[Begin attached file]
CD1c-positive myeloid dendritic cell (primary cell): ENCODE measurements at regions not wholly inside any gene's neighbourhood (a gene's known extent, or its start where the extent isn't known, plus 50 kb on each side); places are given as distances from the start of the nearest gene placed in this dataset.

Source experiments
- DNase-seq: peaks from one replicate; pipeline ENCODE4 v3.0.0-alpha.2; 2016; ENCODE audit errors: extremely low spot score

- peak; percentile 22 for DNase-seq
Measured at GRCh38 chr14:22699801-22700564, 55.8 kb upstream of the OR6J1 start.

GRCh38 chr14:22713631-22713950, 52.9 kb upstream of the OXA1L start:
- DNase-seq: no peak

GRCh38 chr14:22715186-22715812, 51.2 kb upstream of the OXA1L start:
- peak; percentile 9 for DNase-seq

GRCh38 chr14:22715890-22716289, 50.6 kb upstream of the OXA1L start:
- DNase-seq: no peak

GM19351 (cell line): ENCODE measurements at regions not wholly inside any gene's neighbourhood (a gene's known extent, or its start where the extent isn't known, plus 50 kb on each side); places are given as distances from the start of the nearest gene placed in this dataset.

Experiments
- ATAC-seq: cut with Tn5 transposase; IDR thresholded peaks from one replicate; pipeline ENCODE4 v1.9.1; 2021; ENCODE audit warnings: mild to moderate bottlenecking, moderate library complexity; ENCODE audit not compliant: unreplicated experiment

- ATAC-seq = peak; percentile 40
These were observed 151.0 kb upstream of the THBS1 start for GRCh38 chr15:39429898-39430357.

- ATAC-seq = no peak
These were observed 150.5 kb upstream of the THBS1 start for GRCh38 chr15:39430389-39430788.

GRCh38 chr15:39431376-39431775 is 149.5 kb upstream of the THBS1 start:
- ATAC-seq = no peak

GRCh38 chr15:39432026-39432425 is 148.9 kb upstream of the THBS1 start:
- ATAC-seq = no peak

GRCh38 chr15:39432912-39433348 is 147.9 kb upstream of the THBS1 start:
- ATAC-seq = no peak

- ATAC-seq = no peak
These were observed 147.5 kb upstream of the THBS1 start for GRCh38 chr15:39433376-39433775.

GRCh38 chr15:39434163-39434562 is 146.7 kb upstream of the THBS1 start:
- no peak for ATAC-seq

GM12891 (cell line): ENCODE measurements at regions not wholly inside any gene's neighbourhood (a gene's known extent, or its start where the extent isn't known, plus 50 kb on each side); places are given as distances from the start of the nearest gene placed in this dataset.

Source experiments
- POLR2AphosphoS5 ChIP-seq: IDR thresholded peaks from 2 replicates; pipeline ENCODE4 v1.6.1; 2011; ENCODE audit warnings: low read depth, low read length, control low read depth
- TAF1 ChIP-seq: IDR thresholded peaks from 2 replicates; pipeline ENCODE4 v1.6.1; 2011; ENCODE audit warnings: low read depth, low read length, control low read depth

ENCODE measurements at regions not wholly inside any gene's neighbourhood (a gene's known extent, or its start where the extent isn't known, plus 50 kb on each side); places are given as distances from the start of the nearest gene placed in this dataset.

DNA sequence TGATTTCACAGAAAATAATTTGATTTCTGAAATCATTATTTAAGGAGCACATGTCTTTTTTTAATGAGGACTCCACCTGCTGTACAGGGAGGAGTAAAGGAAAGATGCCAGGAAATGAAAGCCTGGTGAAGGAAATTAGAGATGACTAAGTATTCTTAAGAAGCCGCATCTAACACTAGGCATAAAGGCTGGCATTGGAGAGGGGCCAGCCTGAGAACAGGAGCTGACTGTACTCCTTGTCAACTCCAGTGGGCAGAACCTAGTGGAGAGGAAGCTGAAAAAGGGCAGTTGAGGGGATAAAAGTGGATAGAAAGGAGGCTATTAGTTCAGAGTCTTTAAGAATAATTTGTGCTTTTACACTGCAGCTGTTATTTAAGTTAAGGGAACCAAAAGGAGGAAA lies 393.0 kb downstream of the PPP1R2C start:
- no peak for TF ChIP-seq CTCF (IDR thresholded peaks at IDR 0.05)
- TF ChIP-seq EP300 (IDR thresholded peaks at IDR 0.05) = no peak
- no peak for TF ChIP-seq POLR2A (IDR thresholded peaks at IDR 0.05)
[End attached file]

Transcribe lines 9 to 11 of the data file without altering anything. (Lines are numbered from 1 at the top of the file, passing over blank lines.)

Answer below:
- peak; percentile 9 for DNase-seq

GRCh38 chr14:22715890-22716289, 50.6 kb upstream of the OXA1L start:
- DNase-seq: no peak